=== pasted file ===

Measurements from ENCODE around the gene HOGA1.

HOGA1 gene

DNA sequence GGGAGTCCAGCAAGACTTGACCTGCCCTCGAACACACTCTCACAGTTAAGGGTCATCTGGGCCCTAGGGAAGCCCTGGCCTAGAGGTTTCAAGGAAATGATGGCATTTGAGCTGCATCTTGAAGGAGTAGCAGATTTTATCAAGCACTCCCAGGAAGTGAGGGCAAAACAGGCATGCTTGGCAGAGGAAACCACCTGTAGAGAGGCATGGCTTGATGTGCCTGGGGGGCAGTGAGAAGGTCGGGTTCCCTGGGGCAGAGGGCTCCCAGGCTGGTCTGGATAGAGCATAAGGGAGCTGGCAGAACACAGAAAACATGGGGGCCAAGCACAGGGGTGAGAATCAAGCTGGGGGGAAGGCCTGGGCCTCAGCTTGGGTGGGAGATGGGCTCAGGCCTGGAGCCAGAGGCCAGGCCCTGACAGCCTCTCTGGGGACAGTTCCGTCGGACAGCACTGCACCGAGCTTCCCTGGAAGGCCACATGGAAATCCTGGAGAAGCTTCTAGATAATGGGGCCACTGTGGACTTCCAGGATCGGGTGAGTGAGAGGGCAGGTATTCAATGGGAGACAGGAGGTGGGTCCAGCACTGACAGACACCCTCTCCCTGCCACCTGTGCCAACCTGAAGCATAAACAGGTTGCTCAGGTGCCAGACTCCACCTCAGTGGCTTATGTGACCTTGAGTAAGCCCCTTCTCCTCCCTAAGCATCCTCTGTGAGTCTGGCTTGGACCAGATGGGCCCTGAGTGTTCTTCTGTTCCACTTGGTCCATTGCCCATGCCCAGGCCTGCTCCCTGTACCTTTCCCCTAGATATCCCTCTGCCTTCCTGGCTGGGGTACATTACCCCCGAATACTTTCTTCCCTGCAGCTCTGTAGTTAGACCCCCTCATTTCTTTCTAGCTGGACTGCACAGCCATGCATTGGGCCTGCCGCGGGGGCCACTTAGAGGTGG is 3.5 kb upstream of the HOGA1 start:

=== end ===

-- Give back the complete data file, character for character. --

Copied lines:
Measurements from ENCODE around the gene HOGA1.

HOGA1 gene

DNA sequence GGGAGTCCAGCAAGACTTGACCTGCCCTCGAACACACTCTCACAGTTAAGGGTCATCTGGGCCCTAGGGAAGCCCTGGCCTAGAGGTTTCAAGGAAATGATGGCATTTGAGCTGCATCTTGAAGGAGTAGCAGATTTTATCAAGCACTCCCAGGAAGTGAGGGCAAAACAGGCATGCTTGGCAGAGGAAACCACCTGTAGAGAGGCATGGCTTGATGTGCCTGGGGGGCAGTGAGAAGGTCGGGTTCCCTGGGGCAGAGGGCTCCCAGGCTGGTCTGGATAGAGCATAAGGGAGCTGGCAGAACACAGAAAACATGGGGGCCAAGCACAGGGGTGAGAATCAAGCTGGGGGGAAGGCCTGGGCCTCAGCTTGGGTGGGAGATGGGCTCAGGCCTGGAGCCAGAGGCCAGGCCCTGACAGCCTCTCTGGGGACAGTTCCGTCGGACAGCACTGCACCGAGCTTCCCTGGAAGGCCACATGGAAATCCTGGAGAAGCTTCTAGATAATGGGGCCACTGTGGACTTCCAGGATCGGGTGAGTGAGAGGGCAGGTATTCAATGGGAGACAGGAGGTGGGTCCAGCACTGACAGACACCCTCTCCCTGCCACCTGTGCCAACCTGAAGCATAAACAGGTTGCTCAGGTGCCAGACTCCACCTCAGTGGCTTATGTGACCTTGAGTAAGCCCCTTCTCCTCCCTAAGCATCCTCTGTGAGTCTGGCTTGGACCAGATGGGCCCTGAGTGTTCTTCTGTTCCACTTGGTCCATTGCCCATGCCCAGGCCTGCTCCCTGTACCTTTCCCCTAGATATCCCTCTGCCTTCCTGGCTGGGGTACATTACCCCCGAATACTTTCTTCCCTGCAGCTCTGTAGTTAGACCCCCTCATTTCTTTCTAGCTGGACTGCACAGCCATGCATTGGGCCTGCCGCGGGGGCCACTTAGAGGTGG is 3.5 kb upstream of the HOGA1 start: